Online security is fragile. Cyber attacks are more frequent than they are believed to be. Response time is as slow as ever. These are facts that are spouted when you plan to put your data online on a remote Cloud server. But, there are more ways to be attacked than by merely putting your data into a remote Cloud server. The Cloud service provider may not be responsible for the loss of your data. You may be the culprit.
A malware named “Waterhole” is doing the circuit on the web. The good news is that the attack has been identified early and warnings have been issued. Everyone has the time (if they have the will) to check on and prevent the possibility of the attack. The malware attacks the Cloud network at the point of access—your systems!
Interestingly, waterhole is not a new concept. It is just being used in new ways. When it first appeared on the World Wide Web, hackers used open source admin tools to attract the attention of administrators to reach the malware to the enterprise network. When Cloud service providers insisted on providing their own admin tools for online access, the hackers turned to other ways of reaching the malware to the location. Now, these types of malware attacks are popping up more frequently and persistently across the globe.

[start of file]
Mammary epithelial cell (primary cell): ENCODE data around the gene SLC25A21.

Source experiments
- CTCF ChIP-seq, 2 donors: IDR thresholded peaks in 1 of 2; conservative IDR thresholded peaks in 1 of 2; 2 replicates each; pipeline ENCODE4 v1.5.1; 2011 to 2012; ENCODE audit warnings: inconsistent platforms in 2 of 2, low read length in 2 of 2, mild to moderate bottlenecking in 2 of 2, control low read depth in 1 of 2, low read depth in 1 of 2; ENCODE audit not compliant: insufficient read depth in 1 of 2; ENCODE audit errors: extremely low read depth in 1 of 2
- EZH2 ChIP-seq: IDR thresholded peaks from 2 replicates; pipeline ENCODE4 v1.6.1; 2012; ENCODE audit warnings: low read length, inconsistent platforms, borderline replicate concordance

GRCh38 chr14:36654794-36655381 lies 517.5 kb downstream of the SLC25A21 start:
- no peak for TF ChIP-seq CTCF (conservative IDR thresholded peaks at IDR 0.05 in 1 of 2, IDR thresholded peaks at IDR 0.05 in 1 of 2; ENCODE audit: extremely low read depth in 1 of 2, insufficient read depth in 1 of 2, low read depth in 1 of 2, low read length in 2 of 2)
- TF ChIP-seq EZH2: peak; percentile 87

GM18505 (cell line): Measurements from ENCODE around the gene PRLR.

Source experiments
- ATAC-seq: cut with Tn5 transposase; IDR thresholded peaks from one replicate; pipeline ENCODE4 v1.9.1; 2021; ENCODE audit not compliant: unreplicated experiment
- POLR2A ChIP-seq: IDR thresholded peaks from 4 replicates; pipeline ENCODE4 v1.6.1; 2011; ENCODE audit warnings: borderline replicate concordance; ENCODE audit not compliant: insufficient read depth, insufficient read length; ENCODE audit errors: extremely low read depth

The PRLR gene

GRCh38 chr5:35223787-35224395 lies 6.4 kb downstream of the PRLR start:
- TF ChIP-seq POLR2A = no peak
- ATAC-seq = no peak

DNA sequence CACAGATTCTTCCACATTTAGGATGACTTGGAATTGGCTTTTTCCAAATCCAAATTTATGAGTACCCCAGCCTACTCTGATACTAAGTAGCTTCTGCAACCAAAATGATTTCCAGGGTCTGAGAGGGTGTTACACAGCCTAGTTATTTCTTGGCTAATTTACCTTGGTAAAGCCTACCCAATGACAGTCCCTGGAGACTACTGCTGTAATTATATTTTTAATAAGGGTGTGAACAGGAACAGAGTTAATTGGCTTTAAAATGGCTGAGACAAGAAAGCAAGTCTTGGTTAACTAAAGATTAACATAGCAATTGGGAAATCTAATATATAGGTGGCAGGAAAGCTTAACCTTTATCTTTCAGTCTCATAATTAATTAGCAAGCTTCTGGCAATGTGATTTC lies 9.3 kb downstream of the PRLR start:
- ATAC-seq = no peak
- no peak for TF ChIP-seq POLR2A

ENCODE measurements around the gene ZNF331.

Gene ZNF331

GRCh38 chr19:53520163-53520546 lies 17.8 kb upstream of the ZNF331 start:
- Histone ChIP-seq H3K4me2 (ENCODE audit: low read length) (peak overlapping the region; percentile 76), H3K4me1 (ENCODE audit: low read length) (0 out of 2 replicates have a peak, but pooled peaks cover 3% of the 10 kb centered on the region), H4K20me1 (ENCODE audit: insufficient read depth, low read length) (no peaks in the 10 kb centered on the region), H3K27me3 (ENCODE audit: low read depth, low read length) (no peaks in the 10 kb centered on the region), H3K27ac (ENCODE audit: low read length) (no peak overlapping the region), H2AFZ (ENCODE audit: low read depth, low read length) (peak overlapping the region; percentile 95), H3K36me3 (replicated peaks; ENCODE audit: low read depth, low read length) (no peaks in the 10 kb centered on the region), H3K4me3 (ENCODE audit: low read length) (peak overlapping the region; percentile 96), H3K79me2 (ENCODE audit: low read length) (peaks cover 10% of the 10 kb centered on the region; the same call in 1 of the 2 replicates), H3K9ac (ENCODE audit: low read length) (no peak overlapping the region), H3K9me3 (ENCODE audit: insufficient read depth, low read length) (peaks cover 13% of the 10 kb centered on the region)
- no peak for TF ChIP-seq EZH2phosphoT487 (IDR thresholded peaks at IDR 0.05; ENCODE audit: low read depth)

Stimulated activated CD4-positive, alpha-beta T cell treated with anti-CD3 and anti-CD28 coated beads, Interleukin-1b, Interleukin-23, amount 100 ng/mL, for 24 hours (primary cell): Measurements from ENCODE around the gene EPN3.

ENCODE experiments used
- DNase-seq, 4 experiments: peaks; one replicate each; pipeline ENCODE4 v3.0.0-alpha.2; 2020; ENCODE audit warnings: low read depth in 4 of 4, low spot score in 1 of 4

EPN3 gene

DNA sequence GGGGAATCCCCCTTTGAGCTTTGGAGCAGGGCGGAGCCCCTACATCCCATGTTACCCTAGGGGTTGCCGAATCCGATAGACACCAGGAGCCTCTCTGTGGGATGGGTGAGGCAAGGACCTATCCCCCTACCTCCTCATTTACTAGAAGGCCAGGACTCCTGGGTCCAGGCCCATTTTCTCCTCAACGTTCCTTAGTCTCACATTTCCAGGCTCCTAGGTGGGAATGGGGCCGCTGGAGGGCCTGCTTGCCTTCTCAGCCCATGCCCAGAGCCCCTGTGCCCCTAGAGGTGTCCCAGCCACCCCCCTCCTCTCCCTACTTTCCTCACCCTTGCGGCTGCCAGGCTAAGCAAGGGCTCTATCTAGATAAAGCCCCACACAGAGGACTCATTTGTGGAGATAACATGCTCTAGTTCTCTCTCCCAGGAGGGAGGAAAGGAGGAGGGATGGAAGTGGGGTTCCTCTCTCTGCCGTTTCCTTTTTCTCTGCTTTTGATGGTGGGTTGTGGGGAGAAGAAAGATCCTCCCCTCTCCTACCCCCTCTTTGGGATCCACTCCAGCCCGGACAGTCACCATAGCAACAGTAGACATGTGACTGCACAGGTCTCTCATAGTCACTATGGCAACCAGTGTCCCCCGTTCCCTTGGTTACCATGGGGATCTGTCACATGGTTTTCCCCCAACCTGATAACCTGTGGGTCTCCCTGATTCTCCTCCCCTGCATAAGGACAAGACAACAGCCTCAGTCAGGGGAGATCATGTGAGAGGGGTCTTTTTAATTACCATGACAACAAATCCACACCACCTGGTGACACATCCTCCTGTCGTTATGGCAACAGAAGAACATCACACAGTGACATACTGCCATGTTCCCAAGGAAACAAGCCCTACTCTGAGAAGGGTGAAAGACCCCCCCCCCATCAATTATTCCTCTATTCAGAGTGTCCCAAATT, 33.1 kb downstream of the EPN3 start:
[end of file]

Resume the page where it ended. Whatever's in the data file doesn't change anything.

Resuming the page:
What is this “waterhole”? As the name suggests the attempt is to poison the website that is frequented by the employees of your company. The aim is to compromise the unique networked environment. The attack modifies the code of the website and the malware may attach itself to a favorite download and open a backdoor to the enterprise data. It functions like “spear phishing” without using elements other than email as its vehicle.
How can you defend yourself against a waterhole attack? It is not going to get you through the Cloud backup service. It does not make “storing data online” unsafe. The malware is going to get to you from other website resources that are being used by your employees.
To begin with, you need to educate your employees about the threat of waterhole. Monitor the top 100 websites that are frequently visited by your employees and ensure that these websites are not infected. Continue monitoring them at frequent intervals. Block sites that are infected and warn your employees to avoid accessing the site with their personal devices (under BYOD schemes) or onsite devices.
Remember your Cloud backup service provider cannot be held responsible for your ignorance and negligence.